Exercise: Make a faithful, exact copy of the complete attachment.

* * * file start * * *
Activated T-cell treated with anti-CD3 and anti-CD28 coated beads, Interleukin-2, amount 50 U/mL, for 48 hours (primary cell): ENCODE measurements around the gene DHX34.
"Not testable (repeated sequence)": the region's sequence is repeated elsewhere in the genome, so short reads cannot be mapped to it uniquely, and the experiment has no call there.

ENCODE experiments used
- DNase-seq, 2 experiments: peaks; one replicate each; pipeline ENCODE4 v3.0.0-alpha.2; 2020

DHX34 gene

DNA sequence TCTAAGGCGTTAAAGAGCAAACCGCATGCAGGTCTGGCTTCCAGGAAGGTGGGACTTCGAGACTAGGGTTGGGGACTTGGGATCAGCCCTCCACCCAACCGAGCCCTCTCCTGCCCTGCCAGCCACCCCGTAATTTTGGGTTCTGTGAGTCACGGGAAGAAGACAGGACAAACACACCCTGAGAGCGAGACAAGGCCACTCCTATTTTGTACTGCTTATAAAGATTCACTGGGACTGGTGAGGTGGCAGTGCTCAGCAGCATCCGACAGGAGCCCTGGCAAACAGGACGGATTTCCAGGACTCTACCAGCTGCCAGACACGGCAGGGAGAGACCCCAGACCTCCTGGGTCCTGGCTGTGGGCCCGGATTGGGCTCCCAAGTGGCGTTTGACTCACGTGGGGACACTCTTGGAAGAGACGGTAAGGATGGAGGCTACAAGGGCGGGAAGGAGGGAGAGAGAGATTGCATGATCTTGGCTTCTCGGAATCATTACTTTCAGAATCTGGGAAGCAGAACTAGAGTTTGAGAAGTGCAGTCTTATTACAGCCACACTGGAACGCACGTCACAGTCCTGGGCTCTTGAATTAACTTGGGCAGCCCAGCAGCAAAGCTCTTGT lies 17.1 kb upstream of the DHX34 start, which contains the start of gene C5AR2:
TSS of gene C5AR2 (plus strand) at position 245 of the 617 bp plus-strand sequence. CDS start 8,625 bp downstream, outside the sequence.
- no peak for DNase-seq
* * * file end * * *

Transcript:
Activated T-cell treated with anti-CD3 and anti-CD28 coated beads, Interleukin-2, amount 50 U/mL, for 48 hours (primary cell): ENCODE measurements around the gene DHX34.
"Not testable (repeated sequence)": the region's sequence is repeated elsewhere in the genome, so short reads cannot be mapped to it uniquely, and the experiment has no call there.

ENCODE experiments used
- DNase-seq, 2 experiments: peaks; one replicate each; pipeline ENCODE4 v3.0.0-alpha.2; 2020

DHX34 gene

DNA sequence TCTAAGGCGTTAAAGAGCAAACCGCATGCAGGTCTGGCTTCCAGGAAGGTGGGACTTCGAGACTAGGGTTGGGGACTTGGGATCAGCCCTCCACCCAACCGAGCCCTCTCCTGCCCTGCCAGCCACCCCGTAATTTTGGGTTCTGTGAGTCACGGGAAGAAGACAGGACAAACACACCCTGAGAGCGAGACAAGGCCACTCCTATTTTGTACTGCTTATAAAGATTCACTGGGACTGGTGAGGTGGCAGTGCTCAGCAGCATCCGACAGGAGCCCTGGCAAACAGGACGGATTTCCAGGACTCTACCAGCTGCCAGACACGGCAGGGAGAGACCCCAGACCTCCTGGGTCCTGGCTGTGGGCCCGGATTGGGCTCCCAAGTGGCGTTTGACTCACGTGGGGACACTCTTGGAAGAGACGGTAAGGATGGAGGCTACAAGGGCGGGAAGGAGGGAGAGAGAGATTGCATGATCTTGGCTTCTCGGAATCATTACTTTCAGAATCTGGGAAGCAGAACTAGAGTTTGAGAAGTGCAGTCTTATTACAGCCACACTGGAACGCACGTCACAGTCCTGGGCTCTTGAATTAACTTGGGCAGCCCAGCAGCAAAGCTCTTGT lies 17.1 kb upstream of the DHX34 start, which contains the start of gene C5AR2:
TSS of gene C5AR2 (plus strand) at position 245 of the 617 bp plus-strand sequence. CDS start 8,625 bp downstream, outside the sequence.
- no peak for DNase-seq